This case is captioned Crawford et al. v. The Refinishing Touch, Inc., 1:15-cv-03027-SCJ (N.D. Ga.). The plaintiffs are represented by Severin Roberts, Amanda Farahany, and Benjamin Stark of the firm Barrett & Farahany in Atlanta, Georgia.

26 U.S.C. § 7434: The Consequences of Misclassifying Employees as Independent Contractors

Employment attorneys often speak of “misclassification” of employees as independent contractors, and often include allegations of misclassification in their court pleadings. But misclassification alone is not usually what employees sue their employers over. Rather, they sue because their employer has failed to pay them the minimum wage or overtime wages required by the Fair Labor Standards Act or similar state laws. In such cases, the “misclassification” is often incidental to the to the employee’s legal claims against their employer. In other words, the misclassification is just the excuse the employer offered for not paying appropriate wages (i.e., “you’re an independent contractor, not an employee, so you don’t get overtime”).

Misclassifying an employee as an independent contractor does not alone create a right for an employee to sue. Also, federal law (and Georgia law) does not protect an employee from retaliation if she complains to her employer about the misclassification. Thus, a misclassified employee may find herself in a difficult position: unable to demand to be properly treated as an employee without risking termination.

The consequences of misclassification—aside from separate minimum wage and overtime violations—are numerous. Misclassified employees may be unable to collect worker’s compensation or unemployment benefits, and at the very least they can expect to have to hire an attorney and fight like hell to get those benefits if they ever need them. Most importantly, misclassified employees whose pay is reported on an IRS Form 1099 rather than a W-2 have to pay the half of their FICA (Social Security and Medicare) taxes that their employer should be paying.  And because no withholdings are made throughout the year, they often find themselves facing a large tax bill in April.

While there is no right to sue for “employee misclassification” itself, recently, more and more plaintiff-side employment attorneys have discovered a tool that comes very close to just that: 26 U.S.C. § 7434. This law is part of the Internal Revenue Code and is described as “Civil damages for fraudulent filing of information returns.” The connection between such a law and employee misclassification is not immediately obvious, which explains why it has taken so long for most employment attorneys to take advantage of it.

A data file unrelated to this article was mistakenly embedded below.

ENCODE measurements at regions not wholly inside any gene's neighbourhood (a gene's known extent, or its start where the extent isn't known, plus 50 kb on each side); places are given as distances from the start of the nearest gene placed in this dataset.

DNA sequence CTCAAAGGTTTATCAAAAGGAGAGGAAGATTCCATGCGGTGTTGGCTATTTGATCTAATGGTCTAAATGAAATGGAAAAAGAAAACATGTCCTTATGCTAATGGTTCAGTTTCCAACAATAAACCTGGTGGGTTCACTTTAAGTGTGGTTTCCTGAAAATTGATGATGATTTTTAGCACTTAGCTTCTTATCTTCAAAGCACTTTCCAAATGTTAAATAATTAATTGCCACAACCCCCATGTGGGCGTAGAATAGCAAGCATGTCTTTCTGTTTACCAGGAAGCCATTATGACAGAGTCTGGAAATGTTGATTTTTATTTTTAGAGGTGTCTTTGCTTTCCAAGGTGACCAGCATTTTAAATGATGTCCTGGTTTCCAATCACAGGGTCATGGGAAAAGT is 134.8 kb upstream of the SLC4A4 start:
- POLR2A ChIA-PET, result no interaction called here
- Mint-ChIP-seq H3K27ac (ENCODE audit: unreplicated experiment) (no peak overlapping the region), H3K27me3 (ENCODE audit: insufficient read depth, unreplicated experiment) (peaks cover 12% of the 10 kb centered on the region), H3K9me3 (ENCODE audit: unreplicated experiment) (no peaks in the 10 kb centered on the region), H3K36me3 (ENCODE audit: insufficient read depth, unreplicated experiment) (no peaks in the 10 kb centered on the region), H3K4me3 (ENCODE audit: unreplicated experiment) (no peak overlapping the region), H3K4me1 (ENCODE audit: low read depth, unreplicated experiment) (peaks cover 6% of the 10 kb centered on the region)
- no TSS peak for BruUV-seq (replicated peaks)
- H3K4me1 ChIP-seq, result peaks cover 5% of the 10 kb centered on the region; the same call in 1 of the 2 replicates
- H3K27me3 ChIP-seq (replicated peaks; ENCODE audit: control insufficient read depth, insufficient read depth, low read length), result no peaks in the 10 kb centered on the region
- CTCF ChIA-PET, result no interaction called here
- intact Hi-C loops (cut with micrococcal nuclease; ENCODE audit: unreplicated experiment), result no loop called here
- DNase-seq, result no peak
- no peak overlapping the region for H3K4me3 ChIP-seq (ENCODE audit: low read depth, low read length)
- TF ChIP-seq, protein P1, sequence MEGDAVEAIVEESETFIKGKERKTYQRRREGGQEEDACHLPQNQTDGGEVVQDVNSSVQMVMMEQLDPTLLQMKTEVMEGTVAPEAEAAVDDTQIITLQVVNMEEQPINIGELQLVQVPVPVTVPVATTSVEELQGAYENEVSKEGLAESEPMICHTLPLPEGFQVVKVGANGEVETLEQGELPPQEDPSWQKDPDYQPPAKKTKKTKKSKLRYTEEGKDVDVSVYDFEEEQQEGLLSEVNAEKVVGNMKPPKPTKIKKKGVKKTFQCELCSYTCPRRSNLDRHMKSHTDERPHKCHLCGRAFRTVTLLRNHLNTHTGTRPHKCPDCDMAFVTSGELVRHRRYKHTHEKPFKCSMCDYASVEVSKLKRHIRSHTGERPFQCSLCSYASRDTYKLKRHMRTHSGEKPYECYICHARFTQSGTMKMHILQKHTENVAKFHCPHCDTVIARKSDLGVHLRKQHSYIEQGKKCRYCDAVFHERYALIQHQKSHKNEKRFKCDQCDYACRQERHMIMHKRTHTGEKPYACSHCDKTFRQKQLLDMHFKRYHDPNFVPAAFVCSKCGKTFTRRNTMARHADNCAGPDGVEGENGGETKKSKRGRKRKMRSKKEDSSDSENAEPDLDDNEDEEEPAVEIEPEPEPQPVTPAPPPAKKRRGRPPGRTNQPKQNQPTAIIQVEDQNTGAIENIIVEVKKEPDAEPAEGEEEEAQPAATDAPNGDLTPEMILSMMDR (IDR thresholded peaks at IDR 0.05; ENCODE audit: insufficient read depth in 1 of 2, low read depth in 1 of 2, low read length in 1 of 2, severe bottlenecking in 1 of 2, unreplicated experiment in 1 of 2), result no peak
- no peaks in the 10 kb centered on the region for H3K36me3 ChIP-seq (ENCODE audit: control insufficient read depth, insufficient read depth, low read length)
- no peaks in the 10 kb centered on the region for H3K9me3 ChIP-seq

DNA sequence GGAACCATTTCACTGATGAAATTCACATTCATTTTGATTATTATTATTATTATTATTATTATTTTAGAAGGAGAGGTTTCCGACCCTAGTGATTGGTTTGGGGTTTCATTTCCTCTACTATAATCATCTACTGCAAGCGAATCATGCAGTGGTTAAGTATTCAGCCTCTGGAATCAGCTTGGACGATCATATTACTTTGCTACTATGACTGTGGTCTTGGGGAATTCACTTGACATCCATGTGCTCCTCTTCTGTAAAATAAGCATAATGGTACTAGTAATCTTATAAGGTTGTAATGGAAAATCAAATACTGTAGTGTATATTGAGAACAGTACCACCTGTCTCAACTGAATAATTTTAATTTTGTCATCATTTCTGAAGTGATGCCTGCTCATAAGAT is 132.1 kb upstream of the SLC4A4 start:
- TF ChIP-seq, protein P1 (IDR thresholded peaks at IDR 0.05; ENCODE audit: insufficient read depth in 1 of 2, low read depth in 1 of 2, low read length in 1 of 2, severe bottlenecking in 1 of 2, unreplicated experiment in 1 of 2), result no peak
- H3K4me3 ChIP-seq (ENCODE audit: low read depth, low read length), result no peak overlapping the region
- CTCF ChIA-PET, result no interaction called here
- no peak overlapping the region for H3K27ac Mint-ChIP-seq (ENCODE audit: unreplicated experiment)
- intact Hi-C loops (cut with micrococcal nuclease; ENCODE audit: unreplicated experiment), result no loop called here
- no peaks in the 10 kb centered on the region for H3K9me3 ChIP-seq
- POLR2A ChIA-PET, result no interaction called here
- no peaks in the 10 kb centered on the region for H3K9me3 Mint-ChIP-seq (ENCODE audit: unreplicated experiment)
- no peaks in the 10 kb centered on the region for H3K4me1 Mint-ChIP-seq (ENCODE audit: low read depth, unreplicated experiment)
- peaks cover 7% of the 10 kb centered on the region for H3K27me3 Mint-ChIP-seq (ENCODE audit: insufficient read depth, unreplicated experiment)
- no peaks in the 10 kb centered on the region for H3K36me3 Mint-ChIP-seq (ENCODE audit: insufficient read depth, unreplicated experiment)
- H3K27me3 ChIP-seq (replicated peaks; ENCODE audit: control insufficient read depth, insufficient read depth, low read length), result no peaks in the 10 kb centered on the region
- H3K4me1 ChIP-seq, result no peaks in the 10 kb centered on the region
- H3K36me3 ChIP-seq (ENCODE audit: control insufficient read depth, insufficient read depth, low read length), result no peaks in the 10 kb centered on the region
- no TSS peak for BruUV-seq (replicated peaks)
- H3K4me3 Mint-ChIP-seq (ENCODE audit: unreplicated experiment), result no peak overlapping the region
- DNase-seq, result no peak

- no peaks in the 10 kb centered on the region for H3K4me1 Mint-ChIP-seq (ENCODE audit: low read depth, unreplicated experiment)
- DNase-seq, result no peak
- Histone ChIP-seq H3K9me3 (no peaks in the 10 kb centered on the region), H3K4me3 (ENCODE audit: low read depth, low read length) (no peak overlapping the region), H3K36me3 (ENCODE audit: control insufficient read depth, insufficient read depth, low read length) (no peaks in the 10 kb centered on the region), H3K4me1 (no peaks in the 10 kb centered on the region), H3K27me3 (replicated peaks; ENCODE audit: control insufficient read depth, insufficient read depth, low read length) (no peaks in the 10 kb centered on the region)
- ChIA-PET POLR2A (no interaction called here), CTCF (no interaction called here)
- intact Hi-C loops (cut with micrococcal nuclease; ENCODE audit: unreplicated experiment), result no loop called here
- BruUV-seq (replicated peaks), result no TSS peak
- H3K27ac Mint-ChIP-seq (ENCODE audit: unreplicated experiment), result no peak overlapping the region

Since § 7434 is relatively little known, it is worth quoting the entire section at length:

(a) In general If any person willfully files a fraudulent information return with respect to payments purported to be made to any other person, such other person may bring a civil action for damages against the person so filing such return.

(b) Damages In any action brought under subsection (a), upon a finding of liability on the part of the defendant, the defendant shall be liable to the plaintiff in an amount equal to the greater of $5,000 or the sum of—

(1) any actual damages sustained by the plaintiff as approximate result of the filing of the fraudulent information return (including any costs attributable to resolving deficiencies asserted as a result of such filing)

(2) the costs of the action, and

(3) in the court’s discretion, reasonable attorneys’ fees.

(c) Period for bringing action Notwithstanding any other provision of law, an action to enforce the liability created under this section may be brought without regard to the amount in controversy and may be brought only within the later of—

(1) 6 years after the date of the filing of the fraudulent information return, or

(2) 1 year after the date such fraudulent information return would have been discovered by exercise of reasonable care. 

(d) Copy of complaint filed with IRS Any person bringing an action under subsection (a) shall provide a copy of the complaint to the Internal Revenue Service upon the filing of such complaint with the court.